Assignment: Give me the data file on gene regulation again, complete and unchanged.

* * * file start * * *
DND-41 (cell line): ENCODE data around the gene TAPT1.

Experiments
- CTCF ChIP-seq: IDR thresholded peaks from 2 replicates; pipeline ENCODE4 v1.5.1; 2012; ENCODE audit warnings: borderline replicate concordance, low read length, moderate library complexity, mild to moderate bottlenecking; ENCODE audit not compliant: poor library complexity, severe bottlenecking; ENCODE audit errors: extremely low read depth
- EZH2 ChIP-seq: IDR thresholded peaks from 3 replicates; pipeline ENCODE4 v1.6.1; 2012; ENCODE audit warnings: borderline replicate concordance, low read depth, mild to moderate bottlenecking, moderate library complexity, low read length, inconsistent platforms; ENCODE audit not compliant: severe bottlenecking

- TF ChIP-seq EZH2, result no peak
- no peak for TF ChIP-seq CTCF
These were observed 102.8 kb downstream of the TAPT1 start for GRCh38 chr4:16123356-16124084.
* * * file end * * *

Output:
DND-41 (cell line): ENCODE data around the gene TAPT1.

Experiments
- CTCF ChIP-seq: IDR thresholded peaks from 2 replicates; pipeline ENCODE4 v1.5.1; 2012; ENCODE audit warnings: borderline replicate concordance, low read length, moderate library complexity, mild to moderate bottlenecking; ENCODE audit not compliant: poor library complexity, severe bottlenecking; ENCODE audit errors: extremely low read depth
- EZH2 ChIP-seq: IDR thresholded peaks from 3 replicates; pipeline ENCODE4 v1.6.1; 2012; ENCODE audit warnings: borderline replicate concordance, low read depth, mild to moderate bottlenecking, moderate library complexity, low read length, inconsistent platforms; ENCODE audit not compliant: severe bottlenecking

- TF ChIP-seq EZH2, result no peak
- no peak for TF ChIP-seq CTCF
These were observed 102.8 kb downstream of the TAPT1 start for GRCh38 chr4:16123356-16124084.